By Tyson Leonard
A Health Canada study researching into the possible health effects of wind turbines has highlighted calls for a moratorium on wind turbines in Prince Edward County.
Todd Smith, MPP for Hastings and Prince Edward County, said this is the perfect time to place a moratorium on wind turbines.
“There are all kinds of different reasons why this is the perfect opportunity for the Dalton McGuinty government to hit the pause button, and put a moratorium on all new future wind turbine projects until this health study is completed by the federal government,” said Smith.
“I think there’s a lot of unanswered questions that exist when it comes to these wind turbines.”
The study will examine the ongoing health of people from 2000 households living near eight to 12 different Canadian wind farms.
“The objective is essentially to explore the relationship between wind turbine noise levels and the extent of health effects reported by those living near those wind turbines,” said Gary Holub, a spokesperson for Health Canada, a federal department.
Holub said the study is expected to be done and available to the public sometime during 2014. It is projected to cost $1.8 million.
Participants in the study will answer questionnaires and have their health monitored for possible effects from the noise of wind turbines.
Prince Edward County is a proposed area for multiple wind-farm projects. They include a nine-turbine project at Ostrander Point and a 29-turbine project near Milford.
Currently the closest wind-farm to Prince Edward County is an 86-turbine project on Wolfe Island near Kingston.
Smith ran on a platform in the 2011 Ontario provincial election against the development of wind turbines in Prince Edward County.
“It’s been very clear since I started my election campaign last summer that I wasn’t supporting wind turbines in Prince Edward County for a host of different reasons. One of them is the potential health effects that they have on humans,” said Smith.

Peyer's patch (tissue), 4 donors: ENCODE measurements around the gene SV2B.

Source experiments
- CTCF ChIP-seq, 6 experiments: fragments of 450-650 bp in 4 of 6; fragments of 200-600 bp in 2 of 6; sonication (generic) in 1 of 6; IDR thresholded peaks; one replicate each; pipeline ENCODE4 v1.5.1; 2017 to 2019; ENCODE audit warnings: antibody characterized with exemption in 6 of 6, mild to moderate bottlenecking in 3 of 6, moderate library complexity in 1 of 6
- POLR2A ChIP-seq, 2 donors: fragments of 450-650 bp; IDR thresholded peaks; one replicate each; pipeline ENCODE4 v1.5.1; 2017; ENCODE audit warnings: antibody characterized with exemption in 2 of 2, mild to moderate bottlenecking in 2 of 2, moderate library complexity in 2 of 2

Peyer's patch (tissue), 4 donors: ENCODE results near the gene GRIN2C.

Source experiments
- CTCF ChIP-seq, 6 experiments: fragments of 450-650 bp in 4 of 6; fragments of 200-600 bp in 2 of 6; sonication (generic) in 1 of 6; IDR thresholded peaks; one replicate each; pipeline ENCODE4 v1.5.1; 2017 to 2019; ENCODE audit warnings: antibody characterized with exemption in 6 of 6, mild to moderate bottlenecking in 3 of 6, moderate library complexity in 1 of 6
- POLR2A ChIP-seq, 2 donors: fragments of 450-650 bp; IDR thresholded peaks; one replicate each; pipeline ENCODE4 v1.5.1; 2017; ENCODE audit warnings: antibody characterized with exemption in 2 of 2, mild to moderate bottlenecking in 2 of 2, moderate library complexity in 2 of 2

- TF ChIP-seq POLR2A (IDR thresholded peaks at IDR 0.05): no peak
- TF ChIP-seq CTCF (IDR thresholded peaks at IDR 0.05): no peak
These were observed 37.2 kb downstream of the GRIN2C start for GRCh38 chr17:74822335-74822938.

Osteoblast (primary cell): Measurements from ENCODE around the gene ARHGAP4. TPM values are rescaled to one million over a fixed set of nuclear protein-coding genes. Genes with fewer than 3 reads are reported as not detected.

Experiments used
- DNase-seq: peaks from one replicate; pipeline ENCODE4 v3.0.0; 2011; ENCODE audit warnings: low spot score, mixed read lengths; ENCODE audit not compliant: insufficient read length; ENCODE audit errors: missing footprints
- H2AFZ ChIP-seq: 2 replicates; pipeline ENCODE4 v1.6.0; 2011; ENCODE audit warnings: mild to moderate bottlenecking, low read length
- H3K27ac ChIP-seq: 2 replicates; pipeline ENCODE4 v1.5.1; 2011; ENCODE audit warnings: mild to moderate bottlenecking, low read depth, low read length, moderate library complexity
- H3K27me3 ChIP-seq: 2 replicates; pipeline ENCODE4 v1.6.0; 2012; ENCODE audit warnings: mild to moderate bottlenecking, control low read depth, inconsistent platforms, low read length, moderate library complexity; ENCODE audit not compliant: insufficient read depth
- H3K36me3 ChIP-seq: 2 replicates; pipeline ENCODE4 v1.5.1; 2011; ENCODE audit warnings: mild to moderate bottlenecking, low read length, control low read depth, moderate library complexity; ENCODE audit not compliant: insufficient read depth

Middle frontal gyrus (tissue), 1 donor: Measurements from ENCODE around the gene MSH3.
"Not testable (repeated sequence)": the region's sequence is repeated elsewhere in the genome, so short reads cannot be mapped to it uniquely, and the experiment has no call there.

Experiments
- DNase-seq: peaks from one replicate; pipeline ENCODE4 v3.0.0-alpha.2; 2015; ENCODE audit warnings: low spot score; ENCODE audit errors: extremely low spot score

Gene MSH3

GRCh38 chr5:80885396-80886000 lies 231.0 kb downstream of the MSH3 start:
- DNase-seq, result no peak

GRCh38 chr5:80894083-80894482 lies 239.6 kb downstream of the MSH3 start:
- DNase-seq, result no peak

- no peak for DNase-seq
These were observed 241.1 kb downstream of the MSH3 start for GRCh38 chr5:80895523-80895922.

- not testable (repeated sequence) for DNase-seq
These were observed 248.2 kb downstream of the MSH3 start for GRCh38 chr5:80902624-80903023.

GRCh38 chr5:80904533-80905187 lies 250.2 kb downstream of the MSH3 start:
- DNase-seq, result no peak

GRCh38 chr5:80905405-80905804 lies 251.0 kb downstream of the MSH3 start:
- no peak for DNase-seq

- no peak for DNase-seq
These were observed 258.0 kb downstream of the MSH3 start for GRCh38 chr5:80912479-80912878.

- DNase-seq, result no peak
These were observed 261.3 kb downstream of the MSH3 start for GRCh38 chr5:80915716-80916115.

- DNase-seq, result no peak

Smith said the residents and municipal councils of the areas where wind turbine projects are proposed should have more say in whether the projects go ahead.
“I’m all in favour of having a referendum,” said Smith.
Don Ross, a resident of Milford, has been a supporter of wind turbines in Prince Edward County for 12 years and said the Health Canada study is a waste of time.
“After 12 years of discussion here in Prince Edward County we don’t have one single commercial scale wind turbine in the ground, so I think to talk for another 2,4,6,12 years is the goal of the opponents, and I don’t think that helps my grandchildren one little bit,” said Ross.
“I can see why people want to have more and more discussion and talk. It’s a strategy of endless delay, but the studies have been done all around the world where windmills have been for decades and now we’re going to spend a couple million dollars of taxpayer money to determine the same thing.”
As for a moratorium on wind turbines Ross said it would be a big mistake.
“(A moratorium would be) absolutely non-productive. It doesn’t get us any further down the path towards alleviating some of the problems associated with climate change,” said Ross.
Ross said the decision to have Health Canada go ahead with the study is highly political.
“If the Conservative government in charge of Canada was really concerned about the environment they’d be spending those $2 million on studying the health effects to the people around the tar sands, and nuclear plants, and the effects of the coal-fire generation that still exists in Alberta,” said Ross.
“To me it is a method of deflecting some of the attention away from all the negative press they’ve been getting about fossil fuel development.”
Duncan Fischer is a member of the County Coalition for Safe and Appropriate Green Energy. The group is a coalition of various organizations that are opposed to wind turbine development in Prince Edward County.
The coalition is fully supportive of the Health Canada study.
Fischer said a moratorium on wind turbines is necessary for Prince Edward County.
“Any additional turbines should be stopped until that health study is completed,” said Fischer.
The Canadian Wind Energy Association sees the study as repetitive and any calls for a moratorium as unnecessary.
“The balance of scientific and medical info to date clearly concludes the sound from wind turbines does not adversely impact human health,” said Chris Forrest, VP of communications with the Canadian Wind Energy Association.
Forrest would not speculate on how the Health Canada study might affect wind turbine development.